Green Trout "Green Trout" -- a Harlem Meer largemouth bass.

Inspired by my experience in the most urban, if not urbane, angling environment, I returned to Philadelphia with a case of what John Gierach has described as "pond fever" -- and I had just the next place in mind to find the remedy.

“Down the lakes . . .” is a phrase sometimes heard along the streets of Philadelphia, and it usually means a daughter, a father, and a few others have gone fishing in -- and within – the city limits of George Washington's capital.

Philadelphia has streams suitable for a sustainable stocked trout population -- the Wissahickon and the Pennypack -- like the rest of the Pennsylvania commonwealth’s 67 counties. Add to this two rivers chock full of catfish, sunfish, basses, and shad: the Delaware and the Schuylkill. Less known is that Philadelphia possesses a fine opportunity for the stillwater angler – FDR Park Lake.

This 18-acre impoundment and its adjacent, fishable wetlands resides within Franklin Delano Roosevelt Park, situated a ball's throw from the sports complex in south Philadelphia. The lake goes by several names -- Concourse and Edgewood are two more – but one certainty is these waters are an urban treasure, one that fits its niche as well as the Commonwealth’s larger, rural waters. Though small in size, it is diverse in its opportunities, and can provide a curious fly angler with solid water to spend an hour or two of casting practice. This is also a great place to teach kids the rudiments of still, spin, and fly fishing for largemouth bass and bluegill.

These are natural lakes that took their present shape after the freshwater tidal marsh between the Delaware and Schuylkill was partially drained to accommodate the growing city’s expansion. The park and its ponds have preserved this liquid legacy, which sustains two nearly extinct ecosystems: coastal plain forests and the aforementioned marsh.

As an angler who enjoys the challenges of fishing cover, I would soon find plenty of opportunities around the circumference of the main lake. A wood dock long collapsed and filled in with soil, marsh plants, and overhanging limbs were all present to challenge my casting skills. The adventurous angler can also work the high brushy edges of Hollander Creek and the twin Meadow Lakes. These remnants of the marsh resemble small, overgrown farm ponds. Anglers familiar with these tight fishing environments will often enjoy a successful outing, and an experienced fly caster can receive advanced lessons in dapping for respectable bluegills and largemouth bass that frequently reach the three-pound class.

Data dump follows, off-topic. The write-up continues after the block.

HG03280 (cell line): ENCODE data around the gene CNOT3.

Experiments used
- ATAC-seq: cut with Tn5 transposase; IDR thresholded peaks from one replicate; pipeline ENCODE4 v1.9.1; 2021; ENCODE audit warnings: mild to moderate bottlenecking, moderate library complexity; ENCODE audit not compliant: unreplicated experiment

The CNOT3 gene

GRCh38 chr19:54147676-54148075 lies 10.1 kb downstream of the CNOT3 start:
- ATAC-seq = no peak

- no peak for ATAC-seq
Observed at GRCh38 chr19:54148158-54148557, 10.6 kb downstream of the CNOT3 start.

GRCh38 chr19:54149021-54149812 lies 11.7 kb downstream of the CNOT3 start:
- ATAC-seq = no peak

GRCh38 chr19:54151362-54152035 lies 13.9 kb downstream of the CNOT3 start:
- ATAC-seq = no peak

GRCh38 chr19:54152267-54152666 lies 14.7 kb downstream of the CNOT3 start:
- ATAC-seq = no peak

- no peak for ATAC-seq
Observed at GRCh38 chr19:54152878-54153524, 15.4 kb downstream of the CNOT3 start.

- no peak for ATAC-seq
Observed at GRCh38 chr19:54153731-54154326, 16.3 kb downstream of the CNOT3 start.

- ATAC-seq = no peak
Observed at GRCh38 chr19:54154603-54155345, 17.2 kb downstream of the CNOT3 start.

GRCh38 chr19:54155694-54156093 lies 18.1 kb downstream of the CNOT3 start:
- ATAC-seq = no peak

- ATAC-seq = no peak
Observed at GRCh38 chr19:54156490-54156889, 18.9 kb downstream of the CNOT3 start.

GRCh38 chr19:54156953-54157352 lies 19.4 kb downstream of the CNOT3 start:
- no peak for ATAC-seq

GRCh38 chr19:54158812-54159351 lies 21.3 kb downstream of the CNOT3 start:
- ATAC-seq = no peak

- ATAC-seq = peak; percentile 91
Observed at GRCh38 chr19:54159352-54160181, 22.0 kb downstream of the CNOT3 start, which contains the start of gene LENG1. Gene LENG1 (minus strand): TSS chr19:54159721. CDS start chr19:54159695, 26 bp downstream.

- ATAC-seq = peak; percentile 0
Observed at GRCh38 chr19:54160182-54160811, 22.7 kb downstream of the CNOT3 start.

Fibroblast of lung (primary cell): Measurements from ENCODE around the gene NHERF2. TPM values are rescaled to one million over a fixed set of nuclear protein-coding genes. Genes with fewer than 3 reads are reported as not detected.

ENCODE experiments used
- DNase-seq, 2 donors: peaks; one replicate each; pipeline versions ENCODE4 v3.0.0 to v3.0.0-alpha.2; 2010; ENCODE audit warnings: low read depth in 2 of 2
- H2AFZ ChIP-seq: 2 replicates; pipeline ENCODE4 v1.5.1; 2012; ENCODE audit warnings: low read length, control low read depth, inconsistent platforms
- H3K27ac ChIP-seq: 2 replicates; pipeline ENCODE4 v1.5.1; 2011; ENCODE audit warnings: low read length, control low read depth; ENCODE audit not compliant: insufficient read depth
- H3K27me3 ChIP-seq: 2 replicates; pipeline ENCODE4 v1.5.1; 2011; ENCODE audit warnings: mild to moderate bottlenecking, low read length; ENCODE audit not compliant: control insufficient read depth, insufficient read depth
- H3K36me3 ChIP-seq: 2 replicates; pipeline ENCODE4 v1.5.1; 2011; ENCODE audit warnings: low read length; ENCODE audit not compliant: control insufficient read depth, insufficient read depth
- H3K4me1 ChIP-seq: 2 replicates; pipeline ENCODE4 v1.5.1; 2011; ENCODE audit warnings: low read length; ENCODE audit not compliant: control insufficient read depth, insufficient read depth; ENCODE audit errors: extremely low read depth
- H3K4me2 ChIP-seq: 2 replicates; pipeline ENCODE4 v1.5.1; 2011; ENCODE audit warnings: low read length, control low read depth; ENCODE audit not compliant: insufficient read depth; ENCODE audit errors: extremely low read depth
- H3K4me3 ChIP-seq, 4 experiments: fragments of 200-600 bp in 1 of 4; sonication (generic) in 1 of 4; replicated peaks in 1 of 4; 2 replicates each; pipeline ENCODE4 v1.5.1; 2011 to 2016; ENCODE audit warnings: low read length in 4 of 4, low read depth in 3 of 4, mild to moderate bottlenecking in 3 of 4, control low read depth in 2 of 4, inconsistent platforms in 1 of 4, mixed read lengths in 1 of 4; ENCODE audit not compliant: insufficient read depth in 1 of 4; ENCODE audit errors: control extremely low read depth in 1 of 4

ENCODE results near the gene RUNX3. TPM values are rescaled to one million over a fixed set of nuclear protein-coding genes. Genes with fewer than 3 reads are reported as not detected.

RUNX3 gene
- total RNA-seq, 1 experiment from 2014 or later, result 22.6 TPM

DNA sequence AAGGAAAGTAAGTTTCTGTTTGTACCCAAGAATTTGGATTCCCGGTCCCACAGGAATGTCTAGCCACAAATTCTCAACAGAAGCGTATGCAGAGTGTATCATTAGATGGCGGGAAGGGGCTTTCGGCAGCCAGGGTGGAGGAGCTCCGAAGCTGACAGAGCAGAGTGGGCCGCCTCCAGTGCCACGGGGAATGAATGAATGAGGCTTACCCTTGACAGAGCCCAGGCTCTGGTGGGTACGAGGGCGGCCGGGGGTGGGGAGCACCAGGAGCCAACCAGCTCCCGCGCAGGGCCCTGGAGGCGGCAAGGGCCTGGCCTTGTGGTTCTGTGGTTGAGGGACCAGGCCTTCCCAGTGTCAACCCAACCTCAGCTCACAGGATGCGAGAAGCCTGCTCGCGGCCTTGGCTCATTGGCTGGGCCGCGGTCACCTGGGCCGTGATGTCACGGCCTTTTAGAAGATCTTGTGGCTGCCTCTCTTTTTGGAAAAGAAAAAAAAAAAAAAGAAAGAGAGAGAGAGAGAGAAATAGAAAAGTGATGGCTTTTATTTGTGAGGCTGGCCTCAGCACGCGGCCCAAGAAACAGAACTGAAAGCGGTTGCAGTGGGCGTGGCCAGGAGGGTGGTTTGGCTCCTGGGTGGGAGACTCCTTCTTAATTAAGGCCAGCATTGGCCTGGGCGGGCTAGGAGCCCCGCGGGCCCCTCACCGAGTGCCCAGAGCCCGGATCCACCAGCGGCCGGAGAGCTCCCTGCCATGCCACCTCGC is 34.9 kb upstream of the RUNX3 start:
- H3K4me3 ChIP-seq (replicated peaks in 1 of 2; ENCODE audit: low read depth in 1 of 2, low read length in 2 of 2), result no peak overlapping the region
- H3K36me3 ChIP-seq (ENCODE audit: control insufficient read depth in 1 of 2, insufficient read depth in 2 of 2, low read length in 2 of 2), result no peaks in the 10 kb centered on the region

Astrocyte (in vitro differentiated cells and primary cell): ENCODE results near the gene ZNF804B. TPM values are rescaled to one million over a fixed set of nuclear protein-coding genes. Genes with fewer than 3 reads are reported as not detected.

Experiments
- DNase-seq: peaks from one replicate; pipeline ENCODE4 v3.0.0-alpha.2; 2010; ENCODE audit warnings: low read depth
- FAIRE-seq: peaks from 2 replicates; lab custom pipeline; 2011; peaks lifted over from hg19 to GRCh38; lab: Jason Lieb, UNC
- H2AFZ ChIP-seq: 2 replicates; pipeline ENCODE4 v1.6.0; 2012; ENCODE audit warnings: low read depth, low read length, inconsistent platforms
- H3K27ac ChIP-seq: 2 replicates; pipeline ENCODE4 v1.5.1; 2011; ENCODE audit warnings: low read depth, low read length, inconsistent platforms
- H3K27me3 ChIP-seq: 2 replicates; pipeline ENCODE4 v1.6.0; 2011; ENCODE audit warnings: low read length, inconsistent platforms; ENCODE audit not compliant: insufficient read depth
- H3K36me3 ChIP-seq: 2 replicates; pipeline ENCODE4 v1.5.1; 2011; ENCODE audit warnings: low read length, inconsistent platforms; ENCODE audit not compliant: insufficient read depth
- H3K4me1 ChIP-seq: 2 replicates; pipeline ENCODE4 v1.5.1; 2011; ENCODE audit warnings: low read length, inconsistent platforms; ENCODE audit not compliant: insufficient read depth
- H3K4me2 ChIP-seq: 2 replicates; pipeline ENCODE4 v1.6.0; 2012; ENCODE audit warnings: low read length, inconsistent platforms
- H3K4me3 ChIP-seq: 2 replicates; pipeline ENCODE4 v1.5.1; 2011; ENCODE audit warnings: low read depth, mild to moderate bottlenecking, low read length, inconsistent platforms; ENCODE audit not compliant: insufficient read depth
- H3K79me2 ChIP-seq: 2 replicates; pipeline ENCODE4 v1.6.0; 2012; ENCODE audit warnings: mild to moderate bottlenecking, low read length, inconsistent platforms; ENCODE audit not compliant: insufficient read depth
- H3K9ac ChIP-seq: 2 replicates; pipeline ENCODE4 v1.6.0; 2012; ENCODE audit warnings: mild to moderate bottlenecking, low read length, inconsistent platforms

The park and its wetlands remain in good condition, despite the park’s popularity and the nearby presence of the city’s sports complex of stadiums and arenas. This gives parents another reason to take their children fishing here. Young anglers can learn to cast, catch, and release fish, plus practice the responsibilities that come along with the sport: Fun, yes! Litter, no! Protect. Preserve. Enhance. And then go to a ball game.

FDR Park The north shore of FDR Park Lake in South Philadelphia.

My day began with a mountain bike commute under a Sunday morning lid of nimbus sky. There were devotees of the Jersey shore perhaps disappointed by the lack of summer sun. I was not one of them. With the direct light off the water and tucked behind the cloud deck, I could count on a mirrored city lake in site of the stadia; a place where the bass and bluegill would be comfortable to feed in the open water between the lime green surface mats of milfoil and pondweed.

The ride "Down The Lakes . . ." was a more or less straight pedal south between lines of slumbering row houses in various states of preservation. Gentrification was sporadic, the only leafy sections being adjacent to Baptist and Catholic churches. Most striking, considering my destination, was this lack of trees en route. These working class enclaves were neither unkempt nor unattractive, they were simply sterile without tree shade, grass, or flowers. The corner shops instead provided the color: Puerto Rican bodegas advertised daily specials with spray paint graffiti; Cambodian convenience stores adorned their fronts with a space alien script rendered in bright red. Nature was represented by feral alley cats, scampering like fearless ironworkers along the narrow curbstones beside parked cars.